The first three songs were wonderful, but it started to pick up more with a song called “Watch the Show” from Wasteland. The song is heavier, and it moved forward like a mean mid-tempo locomotive. The lyrics have a dark and desperate theme that has to do with media, reminding me of films like Videodrome and Network, which portray sleaze-balls, cutthroats and mass manipulation –stories where the individual trying to hold onto his soul is coldly left behind and lost.

“To Save Me” from Hold Time (2009) pounded, and people were swaying and dancing. Then Ward played “Four Hours in Washington” from Transistor Radio. I felt better listening to “Four Hours” because I’ve been battling something like insomnia recently; the song describes a restless night that sounds too familiar to me. Ward, soon after, went into “Poison Cup,” a favorite from Post-War. “Poison Cup” was strong live, delivered with a boiling gusto. We heard “Sad, Sad Song” from 2003’s Transfiguration of Vincent. “Sad, Sad Song” demands as much from its listeners as an old blues song does. And there was “I Get Ideas” from Wasteland, which is actually a jazz standard performed by greats like Louis Armstrong.

Ward’s guitar began erupting more and more. And, even though the same aggressive, gritty, soaring and almost distorted guitar happens on recordings like “Me and My Shadow,” this sort of instrumentation is what really made the live experience worthwhile. Forget about a slickly produced CD –this folk-rock show did get dirty, and it was pretty awesome.

Other great songs we heard were “Helicopter” from Transformation of Vincent. (The percussion sounds like W. S. “Fluke” Holland – i.e., Johnny Cash’s drummer – is playing it.) And there was “Requiem” and “Rollercoaster,” both from Post-War.

After “Rollercoaster,” Ward stopped to say hello and mention this was his first time playing in Boulder. He stood up there with his black wavy hair, shocked with gray on the sides, discussing the area’s beauty. It was a cool little moment between Ward and the crowd.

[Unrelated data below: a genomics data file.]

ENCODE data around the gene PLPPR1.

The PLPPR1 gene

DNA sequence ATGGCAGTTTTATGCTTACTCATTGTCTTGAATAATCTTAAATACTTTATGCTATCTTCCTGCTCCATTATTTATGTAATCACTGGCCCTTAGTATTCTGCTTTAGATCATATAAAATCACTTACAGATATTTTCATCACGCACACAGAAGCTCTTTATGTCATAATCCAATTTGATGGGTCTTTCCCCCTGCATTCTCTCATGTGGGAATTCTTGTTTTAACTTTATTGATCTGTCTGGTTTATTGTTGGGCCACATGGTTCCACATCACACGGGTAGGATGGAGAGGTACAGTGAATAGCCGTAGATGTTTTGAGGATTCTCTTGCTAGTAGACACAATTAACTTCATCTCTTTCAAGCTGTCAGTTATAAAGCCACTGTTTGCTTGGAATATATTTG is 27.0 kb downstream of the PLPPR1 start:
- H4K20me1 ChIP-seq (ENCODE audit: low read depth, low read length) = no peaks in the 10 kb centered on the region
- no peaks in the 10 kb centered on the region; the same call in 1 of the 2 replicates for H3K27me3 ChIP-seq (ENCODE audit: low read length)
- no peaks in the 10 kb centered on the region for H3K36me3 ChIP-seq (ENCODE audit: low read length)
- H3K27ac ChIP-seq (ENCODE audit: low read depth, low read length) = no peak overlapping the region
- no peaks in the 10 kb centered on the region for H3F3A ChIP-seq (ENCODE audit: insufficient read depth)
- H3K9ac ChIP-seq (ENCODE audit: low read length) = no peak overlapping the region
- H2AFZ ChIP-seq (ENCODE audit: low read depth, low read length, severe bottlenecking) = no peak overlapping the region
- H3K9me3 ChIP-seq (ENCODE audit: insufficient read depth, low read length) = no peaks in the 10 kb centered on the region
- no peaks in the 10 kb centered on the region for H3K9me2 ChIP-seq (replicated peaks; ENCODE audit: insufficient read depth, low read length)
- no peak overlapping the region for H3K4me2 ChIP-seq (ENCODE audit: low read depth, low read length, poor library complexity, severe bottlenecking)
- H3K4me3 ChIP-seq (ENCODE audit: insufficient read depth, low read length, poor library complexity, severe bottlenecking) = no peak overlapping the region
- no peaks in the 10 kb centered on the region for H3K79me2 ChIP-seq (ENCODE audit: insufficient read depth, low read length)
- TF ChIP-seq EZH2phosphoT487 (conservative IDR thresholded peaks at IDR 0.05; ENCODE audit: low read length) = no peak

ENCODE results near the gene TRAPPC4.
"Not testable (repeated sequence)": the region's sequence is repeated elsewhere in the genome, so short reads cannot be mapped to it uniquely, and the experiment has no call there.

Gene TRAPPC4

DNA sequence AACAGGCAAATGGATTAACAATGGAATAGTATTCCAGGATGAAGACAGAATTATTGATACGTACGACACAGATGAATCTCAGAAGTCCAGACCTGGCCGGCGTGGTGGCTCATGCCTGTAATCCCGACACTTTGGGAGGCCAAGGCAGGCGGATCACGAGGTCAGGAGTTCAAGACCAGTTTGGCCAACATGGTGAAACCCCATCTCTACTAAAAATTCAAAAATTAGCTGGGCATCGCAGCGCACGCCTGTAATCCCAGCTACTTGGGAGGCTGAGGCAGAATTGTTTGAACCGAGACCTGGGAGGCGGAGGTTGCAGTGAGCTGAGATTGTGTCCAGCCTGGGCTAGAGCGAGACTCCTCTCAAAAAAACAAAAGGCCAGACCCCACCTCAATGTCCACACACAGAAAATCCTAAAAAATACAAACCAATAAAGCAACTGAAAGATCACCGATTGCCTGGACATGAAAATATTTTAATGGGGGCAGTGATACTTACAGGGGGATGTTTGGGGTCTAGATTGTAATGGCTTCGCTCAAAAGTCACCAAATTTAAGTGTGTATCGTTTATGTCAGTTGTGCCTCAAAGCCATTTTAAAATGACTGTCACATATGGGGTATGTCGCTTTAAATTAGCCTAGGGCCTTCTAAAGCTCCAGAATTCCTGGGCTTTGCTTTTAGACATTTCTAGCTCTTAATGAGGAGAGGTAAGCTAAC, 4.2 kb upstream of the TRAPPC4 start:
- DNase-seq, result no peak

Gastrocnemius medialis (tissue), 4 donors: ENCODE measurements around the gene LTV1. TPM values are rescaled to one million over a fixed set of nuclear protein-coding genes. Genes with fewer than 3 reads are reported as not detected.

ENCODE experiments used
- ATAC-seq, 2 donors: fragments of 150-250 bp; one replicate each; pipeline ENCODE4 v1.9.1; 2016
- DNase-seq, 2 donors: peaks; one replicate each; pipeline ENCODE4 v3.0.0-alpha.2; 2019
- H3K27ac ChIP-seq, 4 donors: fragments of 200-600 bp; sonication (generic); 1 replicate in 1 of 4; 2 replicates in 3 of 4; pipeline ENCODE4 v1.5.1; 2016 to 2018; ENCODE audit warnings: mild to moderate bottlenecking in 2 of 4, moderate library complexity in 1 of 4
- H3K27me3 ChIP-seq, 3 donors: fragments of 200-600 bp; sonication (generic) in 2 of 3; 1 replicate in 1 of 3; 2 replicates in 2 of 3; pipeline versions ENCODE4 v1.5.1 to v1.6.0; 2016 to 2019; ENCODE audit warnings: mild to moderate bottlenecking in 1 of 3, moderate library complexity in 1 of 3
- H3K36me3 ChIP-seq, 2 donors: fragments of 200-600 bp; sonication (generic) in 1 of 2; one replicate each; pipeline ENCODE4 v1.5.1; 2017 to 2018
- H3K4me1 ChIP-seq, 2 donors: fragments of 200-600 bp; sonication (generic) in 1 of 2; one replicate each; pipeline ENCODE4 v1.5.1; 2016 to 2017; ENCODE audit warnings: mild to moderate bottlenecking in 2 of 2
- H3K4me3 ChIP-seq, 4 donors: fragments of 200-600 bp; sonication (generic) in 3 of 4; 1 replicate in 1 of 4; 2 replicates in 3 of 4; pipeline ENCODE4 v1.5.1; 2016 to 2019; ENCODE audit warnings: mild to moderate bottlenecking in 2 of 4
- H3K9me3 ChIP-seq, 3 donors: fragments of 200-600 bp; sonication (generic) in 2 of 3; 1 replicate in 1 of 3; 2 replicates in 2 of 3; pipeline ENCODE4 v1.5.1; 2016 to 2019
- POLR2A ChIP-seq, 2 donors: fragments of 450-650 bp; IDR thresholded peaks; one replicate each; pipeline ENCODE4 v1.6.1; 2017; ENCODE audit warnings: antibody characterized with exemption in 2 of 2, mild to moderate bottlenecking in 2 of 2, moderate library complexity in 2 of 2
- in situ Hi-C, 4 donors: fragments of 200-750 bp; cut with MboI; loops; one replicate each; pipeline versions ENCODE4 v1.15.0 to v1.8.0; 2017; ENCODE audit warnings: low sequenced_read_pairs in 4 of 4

Ward then played Buddy Holly’s “Rave On,” which is a track on Hold Time. And, from Post-War, “Chinese Translation,” I can still hear the song in my head… “What do you do with the pieces of a broken heart?” And then there was “Never Had Nobody Like You” from Hold Time. Lastly, before the encore, Ward finished with “Primitive Girl” –the melodic single from Wasteland shimmered.

The first encore was just Ward on an acoustic guitar, sublimely strumming and slapping and shredding it up like a madman, hypnotizing the crowd for what had to be at least 5 to 10 minutes.

The second and last encore was with the whole lineup, but Ward jumped on the keys this time, and they played “Big Boat” from Transistor Radio. Ward pounded away on the keyboard, and the place was rocking; the theatre rocked back and forth, and it was “enough to bring the party down.”

The lights came on and everybody exited the theatre. People gathered outside under the marquee, and then they eventually began to disperse under the starry nighttime sky. They went home or off to an early morning adventure knowing that they just experienced a fine and true performance –good stuff. And everybody felt and knew that it was a night well spent, a lucky night, with M. Ward at the Boulder Theatre.